Germany missed its climate target for 2021 and is likely to miss them again this year and next, according to Vice-Chancellor Robert Habeck who said the country “must triple the pace of emission cuts” to reach its 2030 goals.
2021 was a bad year for Germany’s climate ambitions. Renewable electricity generation hit a two-year low due to exceptionally low winds and carbon emissions picked up again after a brief drop caused by COVID-19 restrictions.
As a consequence, the country missed its 2021 climate goals.
“We start with a drastic backlog,” admitted Vice-Chancellor Robert Habeck as he presented Germany’s 2021 climate account in Berlin on Tuesday (11 January).
Under business-as-usual projections, Germany would achieve a mere 50% reduction in emissions by 2030, Habeck explained. “That would mean emitting 200 million tonnes of CO2 more” than the country’s target, he added.
“The climate protection measures taken to date are inadequate in all sectors,” he said, adding that Germany would likely “miss its 2022 and 2023 climate targets.”
In December, the “traffic light” coalition made up of the socialist SPD, the Greens and the liberal FDP party assumed office in Berlin following 16 years of conservative rule by Angela Merkel.
Germany has cut emissions by 40% relative to 1990, according to official figures published in December. Now, the country would have to cut another 25% to achieve its 2030 targets, Habeck observed.
“To do this, we need to triple the pace of our emissions reductions and do significantly more in less time,” he pointed out.
With the Greens at the helm of a super-ministry responsible for the economy, energy and climate, expectations are high that the new government will be able to turn things around.
To that end, Habeck said he will present his first climate protection package in April, followed by a second raft of proposals sometime in the Summer.
Upcoming “easter package”
In order to achieve what Habeck calls a “mammoth” task, the government is preparing a package of legislation for publication around Easter. The Vice-Chancellor outlined seven priority measures that he hopes will be adopted by the summer:
- A solar acceleration package, which will include increased capacity tenders and making additional open space available to solar installations, making solar mandatory for new business buildings and commonplace for private homes, as per the coalition treaty.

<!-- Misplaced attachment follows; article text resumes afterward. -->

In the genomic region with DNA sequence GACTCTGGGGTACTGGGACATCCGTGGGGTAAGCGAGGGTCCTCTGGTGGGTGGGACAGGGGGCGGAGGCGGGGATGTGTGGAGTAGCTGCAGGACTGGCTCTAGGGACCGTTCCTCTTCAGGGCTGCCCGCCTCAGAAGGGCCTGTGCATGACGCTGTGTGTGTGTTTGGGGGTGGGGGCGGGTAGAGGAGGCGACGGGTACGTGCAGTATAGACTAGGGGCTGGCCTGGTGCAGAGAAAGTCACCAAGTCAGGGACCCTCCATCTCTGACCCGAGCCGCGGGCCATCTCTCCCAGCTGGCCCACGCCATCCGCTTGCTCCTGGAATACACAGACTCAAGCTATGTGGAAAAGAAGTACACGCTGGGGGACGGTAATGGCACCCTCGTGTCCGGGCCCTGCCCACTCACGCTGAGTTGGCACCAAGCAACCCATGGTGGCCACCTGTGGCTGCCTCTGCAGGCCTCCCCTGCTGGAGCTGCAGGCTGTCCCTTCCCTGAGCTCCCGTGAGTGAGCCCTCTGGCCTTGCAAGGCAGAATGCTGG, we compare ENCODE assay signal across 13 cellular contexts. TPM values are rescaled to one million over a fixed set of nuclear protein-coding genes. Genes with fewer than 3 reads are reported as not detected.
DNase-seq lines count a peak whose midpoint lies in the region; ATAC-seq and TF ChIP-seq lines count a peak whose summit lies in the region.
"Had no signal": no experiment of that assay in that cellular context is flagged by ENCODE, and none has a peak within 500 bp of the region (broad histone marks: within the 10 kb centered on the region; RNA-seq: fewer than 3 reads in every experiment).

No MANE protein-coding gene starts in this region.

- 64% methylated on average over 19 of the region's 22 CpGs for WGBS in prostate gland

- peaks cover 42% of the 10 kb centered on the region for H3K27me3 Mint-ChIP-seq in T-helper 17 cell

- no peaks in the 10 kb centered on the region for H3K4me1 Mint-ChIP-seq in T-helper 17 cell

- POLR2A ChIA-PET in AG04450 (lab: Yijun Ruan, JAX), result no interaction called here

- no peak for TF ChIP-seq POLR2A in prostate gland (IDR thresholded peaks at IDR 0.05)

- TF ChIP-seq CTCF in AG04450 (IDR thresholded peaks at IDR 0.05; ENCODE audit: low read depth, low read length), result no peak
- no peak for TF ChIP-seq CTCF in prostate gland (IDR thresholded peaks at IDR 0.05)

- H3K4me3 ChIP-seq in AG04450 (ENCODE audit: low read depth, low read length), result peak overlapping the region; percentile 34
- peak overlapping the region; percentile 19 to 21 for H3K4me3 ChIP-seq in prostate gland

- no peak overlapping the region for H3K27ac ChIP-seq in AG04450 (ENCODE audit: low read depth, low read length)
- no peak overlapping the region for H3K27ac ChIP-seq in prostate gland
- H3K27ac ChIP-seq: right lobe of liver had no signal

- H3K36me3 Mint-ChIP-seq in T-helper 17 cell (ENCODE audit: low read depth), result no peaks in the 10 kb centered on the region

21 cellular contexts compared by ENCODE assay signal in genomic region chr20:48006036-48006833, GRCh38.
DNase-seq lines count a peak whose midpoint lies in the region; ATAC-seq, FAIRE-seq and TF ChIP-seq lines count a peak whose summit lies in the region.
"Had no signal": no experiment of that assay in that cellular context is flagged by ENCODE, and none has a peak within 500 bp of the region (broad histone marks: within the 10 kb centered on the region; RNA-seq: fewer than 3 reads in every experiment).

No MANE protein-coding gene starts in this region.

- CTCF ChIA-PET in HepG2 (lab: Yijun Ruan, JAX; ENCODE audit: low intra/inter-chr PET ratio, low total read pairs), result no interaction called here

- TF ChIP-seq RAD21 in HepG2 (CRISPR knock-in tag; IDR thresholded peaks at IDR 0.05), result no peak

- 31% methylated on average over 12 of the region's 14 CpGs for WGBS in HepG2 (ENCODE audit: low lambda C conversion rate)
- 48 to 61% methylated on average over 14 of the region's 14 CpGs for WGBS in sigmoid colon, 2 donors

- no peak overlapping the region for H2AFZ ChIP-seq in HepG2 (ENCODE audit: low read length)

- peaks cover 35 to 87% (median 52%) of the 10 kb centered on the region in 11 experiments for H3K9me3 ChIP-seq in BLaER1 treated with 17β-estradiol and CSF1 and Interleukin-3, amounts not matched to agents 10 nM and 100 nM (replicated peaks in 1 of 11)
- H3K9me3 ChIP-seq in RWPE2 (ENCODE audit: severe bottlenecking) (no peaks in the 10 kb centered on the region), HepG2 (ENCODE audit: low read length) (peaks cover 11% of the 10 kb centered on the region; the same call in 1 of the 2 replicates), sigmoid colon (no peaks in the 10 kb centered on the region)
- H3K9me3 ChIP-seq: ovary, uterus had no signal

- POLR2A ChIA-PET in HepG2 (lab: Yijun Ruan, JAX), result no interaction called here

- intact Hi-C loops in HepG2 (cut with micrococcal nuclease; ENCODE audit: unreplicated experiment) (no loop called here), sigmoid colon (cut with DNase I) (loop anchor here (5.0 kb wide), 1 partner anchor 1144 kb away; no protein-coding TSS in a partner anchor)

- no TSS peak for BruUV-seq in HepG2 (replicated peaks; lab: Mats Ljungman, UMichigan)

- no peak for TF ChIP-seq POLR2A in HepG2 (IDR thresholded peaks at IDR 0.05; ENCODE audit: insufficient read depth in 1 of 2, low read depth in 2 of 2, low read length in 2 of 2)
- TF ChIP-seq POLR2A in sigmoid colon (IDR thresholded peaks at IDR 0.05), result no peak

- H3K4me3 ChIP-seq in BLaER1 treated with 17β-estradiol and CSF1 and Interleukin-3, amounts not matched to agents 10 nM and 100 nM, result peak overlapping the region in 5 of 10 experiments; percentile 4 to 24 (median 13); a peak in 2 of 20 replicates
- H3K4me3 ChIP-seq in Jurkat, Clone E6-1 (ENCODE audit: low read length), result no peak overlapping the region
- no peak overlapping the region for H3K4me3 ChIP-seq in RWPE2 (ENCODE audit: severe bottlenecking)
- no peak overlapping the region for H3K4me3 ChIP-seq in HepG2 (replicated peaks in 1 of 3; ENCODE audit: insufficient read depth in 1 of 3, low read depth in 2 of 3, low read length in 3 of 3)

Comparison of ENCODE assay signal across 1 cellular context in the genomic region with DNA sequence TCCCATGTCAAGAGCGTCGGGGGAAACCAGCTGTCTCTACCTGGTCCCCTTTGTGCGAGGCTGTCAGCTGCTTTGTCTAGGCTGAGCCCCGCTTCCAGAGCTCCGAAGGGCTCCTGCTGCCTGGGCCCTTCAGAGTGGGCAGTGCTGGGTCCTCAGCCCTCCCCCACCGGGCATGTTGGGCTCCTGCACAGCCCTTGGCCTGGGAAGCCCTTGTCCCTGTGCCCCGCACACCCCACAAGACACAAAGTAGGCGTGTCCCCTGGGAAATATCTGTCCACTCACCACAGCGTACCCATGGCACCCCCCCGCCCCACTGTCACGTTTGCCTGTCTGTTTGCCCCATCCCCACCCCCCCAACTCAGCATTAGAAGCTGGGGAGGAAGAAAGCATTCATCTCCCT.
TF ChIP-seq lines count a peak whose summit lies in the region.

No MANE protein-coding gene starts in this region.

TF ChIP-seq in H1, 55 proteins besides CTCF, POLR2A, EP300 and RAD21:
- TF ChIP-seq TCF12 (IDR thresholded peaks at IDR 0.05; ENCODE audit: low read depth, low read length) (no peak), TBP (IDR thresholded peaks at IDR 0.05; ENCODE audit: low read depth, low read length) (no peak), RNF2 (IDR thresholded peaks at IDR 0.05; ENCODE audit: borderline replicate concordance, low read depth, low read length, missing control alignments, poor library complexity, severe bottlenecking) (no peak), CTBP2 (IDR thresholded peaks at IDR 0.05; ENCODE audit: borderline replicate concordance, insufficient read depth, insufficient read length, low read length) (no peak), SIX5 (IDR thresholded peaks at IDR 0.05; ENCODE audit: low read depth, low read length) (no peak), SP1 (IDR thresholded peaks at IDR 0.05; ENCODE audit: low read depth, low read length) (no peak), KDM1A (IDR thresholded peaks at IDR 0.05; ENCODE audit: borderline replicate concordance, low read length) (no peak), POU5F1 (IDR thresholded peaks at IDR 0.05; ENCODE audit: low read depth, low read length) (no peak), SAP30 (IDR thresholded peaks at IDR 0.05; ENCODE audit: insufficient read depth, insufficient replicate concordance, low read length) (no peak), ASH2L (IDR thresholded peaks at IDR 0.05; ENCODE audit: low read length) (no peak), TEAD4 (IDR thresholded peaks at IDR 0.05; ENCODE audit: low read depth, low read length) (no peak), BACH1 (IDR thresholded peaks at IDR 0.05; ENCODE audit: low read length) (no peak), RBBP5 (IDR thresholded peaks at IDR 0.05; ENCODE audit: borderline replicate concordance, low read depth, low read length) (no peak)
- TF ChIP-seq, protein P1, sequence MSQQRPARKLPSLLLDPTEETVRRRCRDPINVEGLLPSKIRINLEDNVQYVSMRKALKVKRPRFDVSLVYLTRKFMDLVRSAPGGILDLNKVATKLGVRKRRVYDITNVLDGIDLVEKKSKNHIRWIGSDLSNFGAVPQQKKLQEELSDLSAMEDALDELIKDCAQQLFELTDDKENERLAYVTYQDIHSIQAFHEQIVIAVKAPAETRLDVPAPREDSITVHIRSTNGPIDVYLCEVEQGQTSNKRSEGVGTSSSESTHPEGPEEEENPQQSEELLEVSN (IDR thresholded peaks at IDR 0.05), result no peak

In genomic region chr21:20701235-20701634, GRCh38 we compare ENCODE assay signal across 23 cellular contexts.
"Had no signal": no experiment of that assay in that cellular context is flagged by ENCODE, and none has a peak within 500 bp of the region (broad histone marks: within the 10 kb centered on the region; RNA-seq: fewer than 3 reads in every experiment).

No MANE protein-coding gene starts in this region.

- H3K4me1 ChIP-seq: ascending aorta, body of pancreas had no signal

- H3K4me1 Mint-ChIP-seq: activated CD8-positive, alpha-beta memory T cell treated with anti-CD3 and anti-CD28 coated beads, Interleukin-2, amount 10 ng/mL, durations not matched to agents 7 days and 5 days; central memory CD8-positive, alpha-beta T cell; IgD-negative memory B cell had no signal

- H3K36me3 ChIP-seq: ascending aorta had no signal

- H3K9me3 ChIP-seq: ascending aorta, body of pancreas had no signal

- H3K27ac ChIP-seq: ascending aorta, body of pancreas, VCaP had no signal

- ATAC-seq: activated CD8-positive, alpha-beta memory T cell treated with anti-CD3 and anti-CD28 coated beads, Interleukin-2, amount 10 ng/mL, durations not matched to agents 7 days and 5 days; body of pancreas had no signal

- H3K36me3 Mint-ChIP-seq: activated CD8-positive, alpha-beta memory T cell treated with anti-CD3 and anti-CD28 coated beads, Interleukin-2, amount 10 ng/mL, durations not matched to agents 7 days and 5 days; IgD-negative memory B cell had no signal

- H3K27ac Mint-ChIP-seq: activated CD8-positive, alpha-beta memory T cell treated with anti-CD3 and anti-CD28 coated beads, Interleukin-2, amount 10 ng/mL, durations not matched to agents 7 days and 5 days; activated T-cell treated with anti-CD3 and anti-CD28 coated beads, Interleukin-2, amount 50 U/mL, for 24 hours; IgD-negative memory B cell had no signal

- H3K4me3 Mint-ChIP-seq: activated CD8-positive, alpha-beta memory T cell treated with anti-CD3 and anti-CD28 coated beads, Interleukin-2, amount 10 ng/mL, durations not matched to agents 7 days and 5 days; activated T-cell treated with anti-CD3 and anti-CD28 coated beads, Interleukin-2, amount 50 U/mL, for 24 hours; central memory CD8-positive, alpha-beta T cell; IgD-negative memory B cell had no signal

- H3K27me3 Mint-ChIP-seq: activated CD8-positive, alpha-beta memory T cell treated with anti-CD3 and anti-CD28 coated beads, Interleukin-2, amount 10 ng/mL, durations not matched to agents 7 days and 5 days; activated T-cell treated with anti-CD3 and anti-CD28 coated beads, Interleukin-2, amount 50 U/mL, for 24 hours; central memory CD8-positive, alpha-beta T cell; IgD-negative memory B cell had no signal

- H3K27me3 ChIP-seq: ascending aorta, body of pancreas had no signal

- Extra space for onshore wind energy. Habeck aims to speed up the expansion with a “wind on land” law and to reduce minimum distances to military infrastructure to obtain additional space as fast as possible. Around 7 to 9 GW could be obtained by getting closer to navigation and military installations, his ministry confirmed.
- Getting soaring electricity prices under control. Starting in 2023, Habeck aims to have the renewable energy surcharge removed from consumer prices and transferred to the state budget.
- Carbon Contracts for Difference (CCfD), to speed up industrial decarbonisation. CCfDs are a financial tool aimed at bridging the gap between carbon prices on the EU market and low carbon technologies, which require a higher cost of CO2.
- Producing 50% of climate neutral heat by 2030. The decarbonisation of residential heating should function in tandem with energy efficiency, the climate ministry said. To that end, Germany will up the funding for energy efficient heating networks as soon as the Commission greenlights the state-aid.
- A review of the buildings energy law. The aim is to give investors security, bolstered by the new rule that newly installed heating units would have to run on 65% renewable energy starting in 2025 in order to avoid stranded investments. To boost renovations, energy efficient buildings would be “swiftly adjusted in parallel” and given the high prices for building material, Habeck said that state support would be “in line with prices.”
- Doubling green hydrogen production. Domestic production of hydrogen made from renewable electricity will be sharply increased, while imports of green hydrogen would continue to play an important role, said Patrick Graichen, state secretary for climate.
Germany’s powerful industry association BDI welcomed the frank analysis made by Habeck.
“The realistic and unsparing stocktaking by the Federal Minister of Economics Habeck matches the calculations of the industry,” said BDI president Siegfried Russwurm.
“The industry stands ready as a constructive partner in this enormous challenge,” he added, noting however that a massive expansion of gas power plants would be necessary to reach the country’s 2030 coal exit date.
“The question of how to finance new gas power plants has yet to be resolved,” he said, in a nod to ongoing Brussels debates on whether to award fossil gas a “transitional” green investment label.
Industry groups said they were now waiting to see how Habeck’s intentions will be translated in concrete terms. “Successful climate protection needs a feasible strategy and concrete measures,” explained Ingbert Liebing, head of the utility association VKU.
[Edited by Frédéric Simon]